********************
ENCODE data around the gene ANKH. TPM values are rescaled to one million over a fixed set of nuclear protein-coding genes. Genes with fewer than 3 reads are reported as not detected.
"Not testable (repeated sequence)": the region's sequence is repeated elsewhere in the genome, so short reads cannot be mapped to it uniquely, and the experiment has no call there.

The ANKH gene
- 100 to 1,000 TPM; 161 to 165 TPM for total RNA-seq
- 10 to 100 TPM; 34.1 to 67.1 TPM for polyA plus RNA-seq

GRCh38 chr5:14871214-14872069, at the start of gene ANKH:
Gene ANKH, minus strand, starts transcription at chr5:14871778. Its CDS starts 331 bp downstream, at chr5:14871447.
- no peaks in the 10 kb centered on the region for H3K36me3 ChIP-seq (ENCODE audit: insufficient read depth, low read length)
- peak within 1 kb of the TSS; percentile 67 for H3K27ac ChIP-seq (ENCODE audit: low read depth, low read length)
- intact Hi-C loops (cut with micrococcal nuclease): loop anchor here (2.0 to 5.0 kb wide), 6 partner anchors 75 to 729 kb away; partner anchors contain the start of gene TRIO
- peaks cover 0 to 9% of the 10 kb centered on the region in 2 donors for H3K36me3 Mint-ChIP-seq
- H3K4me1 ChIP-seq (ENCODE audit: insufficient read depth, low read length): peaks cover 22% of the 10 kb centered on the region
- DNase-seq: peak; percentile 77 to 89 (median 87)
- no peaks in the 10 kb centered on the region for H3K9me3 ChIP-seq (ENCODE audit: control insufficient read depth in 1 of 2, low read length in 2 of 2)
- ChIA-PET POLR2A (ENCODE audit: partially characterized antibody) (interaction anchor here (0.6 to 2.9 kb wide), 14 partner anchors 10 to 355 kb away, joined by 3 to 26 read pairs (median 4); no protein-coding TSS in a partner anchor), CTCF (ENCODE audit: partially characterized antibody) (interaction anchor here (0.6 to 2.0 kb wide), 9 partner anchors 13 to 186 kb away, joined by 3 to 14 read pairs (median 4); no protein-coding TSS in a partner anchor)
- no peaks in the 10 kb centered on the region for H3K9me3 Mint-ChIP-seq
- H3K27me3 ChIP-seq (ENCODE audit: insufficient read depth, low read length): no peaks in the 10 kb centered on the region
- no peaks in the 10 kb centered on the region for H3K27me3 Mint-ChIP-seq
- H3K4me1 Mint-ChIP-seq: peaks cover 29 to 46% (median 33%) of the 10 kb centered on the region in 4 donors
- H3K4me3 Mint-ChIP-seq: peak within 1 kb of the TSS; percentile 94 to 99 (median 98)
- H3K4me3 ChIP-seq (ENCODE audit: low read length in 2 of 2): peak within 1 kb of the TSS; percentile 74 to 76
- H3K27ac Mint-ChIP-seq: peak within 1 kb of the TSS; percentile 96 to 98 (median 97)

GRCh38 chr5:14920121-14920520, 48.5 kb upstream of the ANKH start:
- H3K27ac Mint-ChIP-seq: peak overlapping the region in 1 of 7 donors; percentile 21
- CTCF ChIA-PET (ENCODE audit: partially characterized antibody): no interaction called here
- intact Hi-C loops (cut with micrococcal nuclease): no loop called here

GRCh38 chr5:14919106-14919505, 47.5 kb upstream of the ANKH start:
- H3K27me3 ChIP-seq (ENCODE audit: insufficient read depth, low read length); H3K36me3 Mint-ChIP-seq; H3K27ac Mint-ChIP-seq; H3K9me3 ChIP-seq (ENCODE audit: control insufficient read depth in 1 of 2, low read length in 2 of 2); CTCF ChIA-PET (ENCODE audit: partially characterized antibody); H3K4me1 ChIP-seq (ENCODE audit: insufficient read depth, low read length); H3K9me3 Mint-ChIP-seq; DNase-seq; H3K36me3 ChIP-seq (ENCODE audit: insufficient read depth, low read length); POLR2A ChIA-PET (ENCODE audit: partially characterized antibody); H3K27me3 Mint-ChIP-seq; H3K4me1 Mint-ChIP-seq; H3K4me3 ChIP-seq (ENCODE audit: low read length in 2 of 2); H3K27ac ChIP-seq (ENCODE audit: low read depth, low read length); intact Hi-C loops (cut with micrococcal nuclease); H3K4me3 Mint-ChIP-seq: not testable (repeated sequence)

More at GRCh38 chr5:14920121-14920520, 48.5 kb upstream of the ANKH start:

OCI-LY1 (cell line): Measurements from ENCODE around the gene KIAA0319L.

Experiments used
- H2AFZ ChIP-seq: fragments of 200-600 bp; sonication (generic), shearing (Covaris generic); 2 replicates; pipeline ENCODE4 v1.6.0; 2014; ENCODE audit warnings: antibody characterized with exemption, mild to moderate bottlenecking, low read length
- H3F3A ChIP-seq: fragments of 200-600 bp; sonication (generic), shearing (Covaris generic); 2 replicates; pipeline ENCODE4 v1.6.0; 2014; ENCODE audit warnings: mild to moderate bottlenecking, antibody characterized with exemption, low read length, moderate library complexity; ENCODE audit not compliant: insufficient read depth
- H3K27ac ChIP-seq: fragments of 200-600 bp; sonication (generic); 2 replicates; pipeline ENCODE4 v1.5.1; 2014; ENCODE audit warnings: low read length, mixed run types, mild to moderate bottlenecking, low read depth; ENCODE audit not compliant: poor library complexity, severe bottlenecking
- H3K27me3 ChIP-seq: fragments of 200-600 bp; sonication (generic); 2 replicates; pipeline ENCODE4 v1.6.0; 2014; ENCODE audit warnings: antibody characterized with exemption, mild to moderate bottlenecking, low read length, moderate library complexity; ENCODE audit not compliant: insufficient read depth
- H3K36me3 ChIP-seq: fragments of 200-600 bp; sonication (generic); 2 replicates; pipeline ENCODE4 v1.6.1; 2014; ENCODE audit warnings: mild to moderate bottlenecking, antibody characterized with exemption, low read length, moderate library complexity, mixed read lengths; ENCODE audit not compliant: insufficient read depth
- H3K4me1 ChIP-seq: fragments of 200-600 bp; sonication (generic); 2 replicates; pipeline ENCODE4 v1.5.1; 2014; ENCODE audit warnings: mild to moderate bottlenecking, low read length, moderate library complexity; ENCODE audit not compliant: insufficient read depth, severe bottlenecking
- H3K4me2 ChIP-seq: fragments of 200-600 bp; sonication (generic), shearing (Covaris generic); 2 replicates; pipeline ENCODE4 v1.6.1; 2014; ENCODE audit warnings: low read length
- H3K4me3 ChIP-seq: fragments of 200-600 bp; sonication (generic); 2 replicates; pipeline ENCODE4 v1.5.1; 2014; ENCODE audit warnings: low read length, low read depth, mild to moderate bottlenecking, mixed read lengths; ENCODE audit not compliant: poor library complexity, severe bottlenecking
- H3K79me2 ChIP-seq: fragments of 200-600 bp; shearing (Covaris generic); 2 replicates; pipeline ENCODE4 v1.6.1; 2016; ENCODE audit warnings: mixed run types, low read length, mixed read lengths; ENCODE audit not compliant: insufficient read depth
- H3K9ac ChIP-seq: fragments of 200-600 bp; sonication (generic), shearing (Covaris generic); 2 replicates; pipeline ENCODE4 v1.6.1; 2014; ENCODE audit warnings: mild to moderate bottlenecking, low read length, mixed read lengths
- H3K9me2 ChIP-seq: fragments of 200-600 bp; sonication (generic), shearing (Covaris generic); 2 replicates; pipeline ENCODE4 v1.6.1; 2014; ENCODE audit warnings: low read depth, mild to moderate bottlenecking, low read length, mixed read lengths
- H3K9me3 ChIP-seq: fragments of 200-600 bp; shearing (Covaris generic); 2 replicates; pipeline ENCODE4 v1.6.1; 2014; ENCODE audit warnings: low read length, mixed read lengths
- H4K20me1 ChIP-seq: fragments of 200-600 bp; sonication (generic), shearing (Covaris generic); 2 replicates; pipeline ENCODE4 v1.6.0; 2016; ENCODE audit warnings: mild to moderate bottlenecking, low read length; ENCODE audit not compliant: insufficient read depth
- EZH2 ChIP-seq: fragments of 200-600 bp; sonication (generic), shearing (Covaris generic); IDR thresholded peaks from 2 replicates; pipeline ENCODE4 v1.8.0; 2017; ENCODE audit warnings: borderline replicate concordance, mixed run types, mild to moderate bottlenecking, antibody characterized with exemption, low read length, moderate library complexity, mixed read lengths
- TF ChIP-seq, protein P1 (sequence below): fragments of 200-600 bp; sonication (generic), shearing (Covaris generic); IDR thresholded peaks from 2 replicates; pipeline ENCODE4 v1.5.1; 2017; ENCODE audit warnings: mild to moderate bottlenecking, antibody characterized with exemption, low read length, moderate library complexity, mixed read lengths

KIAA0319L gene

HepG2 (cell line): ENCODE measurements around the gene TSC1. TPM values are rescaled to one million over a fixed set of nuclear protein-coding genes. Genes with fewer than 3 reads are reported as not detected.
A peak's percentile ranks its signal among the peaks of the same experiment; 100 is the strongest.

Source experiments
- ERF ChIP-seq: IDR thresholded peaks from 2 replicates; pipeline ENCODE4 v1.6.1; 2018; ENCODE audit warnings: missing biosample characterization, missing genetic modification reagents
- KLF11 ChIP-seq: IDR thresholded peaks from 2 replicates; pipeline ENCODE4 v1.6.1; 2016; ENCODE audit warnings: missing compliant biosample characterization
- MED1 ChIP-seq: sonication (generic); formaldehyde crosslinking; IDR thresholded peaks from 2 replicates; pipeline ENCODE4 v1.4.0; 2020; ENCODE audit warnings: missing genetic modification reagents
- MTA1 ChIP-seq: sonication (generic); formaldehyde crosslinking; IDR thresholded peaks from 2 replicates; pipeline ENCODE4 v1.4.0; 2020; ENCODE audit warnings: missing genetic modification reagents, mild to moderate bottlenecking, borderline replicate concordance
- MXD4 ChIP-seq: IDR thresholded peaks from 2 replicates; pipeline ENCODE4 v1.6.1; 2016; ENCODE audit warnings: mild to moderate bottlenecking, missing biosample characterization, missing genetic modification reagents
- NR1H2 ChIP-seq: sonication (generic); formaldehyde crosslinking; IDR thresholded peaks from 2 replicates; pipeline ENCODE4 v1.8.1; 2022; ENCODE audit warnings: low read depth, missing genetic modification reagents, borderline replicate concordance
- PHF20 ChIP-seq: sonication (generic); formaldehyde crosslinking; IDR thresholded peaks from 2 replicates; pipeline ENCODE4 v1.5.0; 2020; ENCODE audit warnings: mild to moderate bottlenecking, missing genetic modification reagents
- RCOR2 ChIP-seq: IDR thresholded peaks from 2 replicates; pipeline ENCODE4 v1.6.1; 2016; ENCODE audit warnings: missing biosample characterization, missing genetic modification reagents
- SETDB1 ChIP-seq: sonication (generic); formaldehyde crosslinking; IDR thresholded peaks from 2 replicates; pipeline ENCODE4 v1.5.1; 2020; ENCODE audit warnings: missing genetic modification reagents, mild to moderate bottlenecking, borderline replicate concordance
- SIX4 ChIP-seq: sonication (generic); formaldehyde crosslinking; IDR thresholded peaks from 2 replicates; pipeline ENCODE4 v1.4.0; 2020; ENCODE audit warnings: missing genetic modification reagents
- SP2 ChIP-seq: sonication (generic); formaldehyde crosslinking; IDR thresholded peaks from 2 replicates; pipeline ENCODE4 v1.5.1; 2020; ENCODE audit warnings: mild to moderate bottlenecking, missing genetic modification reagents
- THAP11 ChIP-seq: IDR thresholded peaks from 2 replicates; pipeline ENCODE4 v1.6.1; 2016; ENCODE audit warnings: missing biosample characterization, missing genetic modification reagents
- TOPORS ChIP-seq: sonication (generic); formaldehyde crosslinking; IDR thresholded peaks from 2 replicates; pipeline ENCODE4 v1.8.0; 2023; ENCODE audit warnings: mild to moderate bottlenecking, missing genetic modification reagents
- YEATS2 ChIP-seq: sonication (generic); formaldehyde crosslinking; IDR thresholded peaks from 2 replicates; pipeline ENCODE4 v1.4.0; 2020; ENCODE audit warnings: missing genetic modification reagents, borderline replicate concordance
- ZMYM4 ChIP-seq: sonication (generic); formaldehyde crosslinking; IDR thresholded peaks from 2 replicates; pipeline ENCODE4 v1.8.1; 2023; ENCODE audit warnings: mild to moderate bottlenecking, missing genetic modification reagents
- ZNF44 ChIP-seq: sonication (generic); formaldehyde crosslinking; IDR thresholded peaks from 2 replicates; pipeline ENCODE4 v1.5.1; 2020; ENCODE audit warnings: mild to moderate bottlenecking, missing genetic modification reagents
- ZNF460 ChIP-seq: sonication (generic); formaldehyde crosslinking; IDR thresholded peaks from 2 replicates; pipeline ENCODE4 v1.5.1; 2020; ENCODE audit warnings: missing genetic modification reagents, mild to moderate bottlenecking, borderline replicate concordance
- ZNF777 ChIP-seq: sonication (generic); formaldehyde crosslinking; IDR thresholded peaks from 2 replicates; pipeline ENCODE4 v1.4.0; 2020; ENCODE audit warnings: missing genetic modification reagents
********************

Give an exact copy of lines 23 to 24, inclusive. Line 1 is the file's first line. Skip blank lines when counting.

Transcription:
GRCh38 chr5:14920121-14920520, 48.5 kb upstream of the ANKH start:
- H3K27ac Mint-ChIP-seq: peak overlapping the region in 1 of 7 donors; percentile 21